FInally, hopefully you've read the manual and done the MCACC setup.  That will properly calibrate and configure your system.


Whether you choose to come back to the HTF or not (we hope you do!), it's not accurate to assess a technology without taking the due diligence to make sure you properly understand and set up the technology in the first place.


IMO, nothing about Blu-Ray "sucks" (except maybe the load times...).  The audio improvement, to me, was enormous.  The picture improvement was significant, though I have a much larger front projection setup that revealed the flaws inherent in DVD to a much greater degree.


Cheers!


Are you new to the Home Theater Forum? Stop by the New Member Introductions area and introduce yourself! See you there!


#3 of 5 OFFLINE   wellvideo

wellvideo

    Auditioning



  • 2 posts
  • Join Date: Mar 04 2012

Posted March 05 2012 - 11:12 AM

Thank You Jason for your reply. I probably should have stated my frustrations in an other way. I have reviewed my manuals and along with your sugestion have reach the conclusion that there is a much beter way to connect my components to try and capture Blu-Ray in a better manner. I have allowed my DirecTv receiver to take over my setup. As I mentioned, my TV (Sony KDL-EX723) is 3D and in order to get the 3D to work I had to run the DirecTv receiver directly to the TV. My Pioneer AVR will not pass a 3D signal! nor does it have audio by-pass so I just let the TV do the switching instead of the AVR. What I'm about to do is cable the Sony BDPS-480 Blu-Ray player directly to the HDMI input of the AVR and cable the AVR HDMI output to the TV as you suggested. I'm hopeing that my AVR (Pionere Elite VSX-82) AVR will decode the inhearant DTS audio format of the Blu-Ray and thereby enrich my audio while playing Blu-Ray. My DirecTv HD receiver will remain connected directly to the TV for 3D. With my system connected the way it was caused me to be very disapointed in the hype about Blu-Ray but now maybe I'll be happier. Thank you again for your input. Regards......wellvideo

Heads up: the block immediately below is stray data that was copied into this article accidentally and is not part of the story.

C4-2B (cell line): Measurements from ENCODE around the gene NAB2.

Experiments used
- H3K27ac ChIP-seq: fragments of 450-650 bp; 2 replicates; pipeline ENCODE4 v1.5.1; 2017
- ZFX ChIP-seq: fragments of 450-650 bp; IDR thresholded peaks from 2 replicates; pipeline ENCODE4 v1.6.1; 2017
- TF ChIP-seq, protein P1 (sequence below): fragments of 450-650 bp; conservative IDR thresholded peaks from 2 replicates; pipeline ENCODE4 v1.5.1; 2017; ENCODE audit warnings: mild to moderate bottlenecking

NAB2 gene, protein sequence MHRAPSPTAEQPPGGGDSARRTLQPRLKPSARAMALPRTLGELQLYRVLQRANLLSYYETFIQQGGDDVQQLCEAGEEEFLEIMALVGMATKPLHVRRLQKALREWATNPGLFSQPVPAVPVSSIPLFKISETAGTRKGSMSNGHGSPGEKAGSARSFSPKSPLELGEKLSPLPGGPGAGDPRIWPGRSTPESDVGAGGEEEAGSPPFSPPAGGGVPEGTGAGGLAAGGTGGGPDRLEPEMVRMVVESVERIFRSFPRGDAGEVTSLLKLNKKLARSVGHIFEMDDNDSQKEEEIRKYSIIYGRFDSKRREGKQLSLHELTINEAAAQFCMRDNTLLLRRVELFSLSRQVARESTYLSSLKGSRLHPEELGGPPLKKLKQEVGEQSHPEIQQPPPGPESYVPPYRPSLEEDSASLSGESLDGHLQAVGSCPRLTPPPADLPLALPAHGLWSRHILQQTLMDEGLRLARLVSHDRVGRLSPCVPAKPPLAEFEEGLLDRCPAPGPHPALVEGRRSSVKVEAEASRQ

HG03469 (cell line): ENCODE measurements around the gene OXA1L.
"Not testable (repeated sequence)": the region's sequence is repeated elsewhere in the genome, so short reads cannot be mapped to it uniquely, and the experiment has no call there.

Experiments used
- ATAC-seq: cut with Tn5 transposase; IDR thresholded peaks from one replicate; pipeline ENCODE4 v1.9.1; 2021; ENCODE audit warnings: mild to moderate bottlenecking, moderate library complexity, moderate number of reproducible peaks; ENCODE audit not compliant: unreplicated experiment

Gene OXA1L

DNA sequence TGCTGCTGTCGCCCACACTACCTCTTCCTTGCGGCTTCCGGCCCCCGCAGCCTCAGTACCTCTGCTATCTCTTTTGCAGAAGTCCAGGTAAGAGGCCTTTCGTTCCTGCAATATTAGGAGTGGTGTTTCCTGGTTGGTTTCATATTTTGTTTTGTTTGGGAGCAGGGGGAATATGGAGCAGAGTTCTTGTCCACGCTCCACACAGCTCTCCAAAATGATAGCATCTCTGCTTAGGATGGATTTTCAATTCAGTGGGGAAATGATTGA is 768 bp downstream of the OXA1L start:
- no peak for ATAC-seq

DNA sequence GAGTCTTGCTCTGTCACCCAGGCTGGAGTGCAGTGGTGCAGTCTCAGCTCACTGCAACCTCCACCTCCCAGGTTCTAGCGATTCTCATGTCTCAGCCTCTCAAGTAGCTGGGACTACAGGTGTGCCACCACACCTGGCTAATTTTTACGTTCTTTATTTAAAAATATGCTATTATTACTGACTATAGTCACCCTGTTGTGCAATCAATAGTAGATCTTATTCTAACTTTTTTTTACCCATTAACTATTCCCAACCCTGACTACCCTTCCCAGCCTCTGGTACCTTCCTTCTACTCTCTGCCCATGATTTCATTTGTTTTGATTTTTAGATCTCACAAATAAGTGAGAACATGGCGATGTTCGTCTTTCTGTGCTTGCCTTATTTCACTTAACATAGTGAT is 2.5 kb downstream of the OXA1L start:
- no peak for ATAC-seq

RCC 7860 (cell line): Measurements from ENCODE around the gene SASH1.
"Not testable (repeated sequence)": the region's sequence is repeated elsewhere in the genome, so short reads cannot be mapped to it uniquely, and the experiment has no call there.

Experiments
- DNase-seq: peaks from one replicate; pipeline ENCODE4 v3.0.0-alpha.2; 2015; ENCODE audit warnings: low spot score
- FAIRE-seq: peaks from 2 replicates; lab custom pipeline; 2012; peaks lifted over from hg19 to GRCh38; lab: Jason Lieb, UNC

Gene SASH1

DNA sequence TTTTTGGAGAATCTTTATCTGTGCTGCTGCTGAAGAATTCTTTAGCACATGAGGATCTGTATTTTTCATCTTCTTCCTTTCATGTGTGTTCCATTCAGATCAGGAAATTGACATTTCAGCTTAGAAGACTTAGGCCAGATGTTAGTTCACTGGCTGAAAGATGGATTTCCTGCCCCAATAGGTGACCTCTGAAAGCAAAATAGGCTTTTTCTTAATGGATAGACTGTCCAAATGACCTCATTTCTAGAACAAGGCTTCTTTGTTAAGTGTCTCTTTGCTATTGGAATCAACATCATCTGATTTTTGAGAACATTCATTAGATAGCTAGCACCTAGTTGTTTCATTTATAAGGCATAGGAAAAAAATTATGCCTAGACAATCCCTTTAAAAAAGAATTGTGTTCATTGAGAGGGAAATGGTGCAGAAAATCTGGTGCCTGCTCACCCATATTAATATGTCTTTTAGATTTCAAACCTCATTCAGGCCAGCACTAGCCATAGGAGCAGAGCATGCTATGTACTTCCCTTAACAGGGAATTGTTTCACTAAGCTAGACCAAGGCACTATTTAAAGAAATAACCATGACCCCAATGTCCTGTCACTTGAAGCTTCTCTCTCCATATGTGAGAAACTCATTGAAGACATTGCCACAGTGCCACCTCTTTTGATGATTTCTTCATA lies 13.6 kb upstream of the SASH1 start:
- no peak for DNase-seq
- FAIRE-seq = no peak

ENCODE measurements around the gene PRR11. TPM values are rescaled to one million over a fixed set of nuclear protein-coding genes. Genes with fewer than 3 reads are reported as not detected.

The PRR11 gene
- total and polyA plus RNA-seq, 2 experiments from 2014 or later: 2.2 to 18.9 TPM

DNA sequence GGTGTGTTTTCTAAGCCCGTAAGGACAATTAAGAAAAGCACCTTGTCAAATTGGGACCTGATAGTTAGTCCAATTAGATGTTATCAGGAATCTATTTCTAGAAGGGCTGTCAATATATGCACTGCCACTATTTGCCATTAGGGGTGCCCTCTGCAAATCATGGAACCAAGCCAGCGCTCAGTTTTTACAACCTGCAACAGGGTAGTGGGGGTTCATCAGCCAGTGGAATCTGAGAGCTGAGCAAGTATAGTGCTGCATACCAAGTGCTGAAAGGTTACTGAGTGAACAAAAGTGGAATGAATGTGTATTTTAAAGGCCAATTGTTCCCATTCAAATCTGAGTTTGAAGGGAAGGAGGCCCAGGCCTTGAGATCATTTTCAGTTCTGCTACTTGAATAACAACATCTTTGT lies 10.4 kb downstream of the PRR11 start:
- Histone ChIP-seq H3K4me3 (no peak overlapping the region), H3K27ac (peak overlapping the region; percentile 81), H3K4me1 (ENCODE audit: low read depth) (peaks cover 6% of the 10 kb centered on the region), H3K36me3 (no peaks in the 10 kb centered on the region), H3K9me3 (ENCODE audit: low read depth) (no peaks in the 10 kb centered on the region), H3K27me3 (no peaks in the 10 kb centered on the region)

#4 of 5 OFFLINE   Jason Charlton

Jason Charlton

    Screenwriter



  • 2,983 posts
  • Join Date: May 16 2002
  • Real Name:Jason Charlton
  • LocationBaltimore, MD

Posted March 06 2012 - 02:03 AM

Lyle,


I can understand your frustration.  One other drawback to the advent of Blu-Ray was a seemingly exponential increase in the number of audio "settings" and "options" that are simply confusing and scattered among both the player and the receiver.


One more thing you should probably do is from within the Blu-Ray audio setup menu, disable "secondary" audio (if that's an option).  Secondary audio refers to things like Blu-Ray menu clicks and some of the special features audio (like commentaries) that are mixed "on the fly" by the player, but by doing so, generally sacrifices the lossless audio.


Most of us choose to simply keep this feature disabled until such time as you decide you want or need it.


If connecting via HDMI gives you problems, you can always opt to keep the HDMI connection from Blu-Ray to TV for video, but run the optical cable from the Blu-Ray player directly to an input on the receiver for audio.  The end result should be the same, but it's not as simple a hookup as straight HDMI.


Good luck.


Are you new to the Home Theater Forum? Stop by the New Member Introductions area and introduce yourself! See you there!


#5 of 5 OFFLINE   Adams2235

Adams2235

    Auditioning



  • 1 posts
  • Join Date: Mar 14 2012

Posted March 14 2012 - 09:41 PM

http://static.hometh...um.com/imgrepo/Thank you all the same.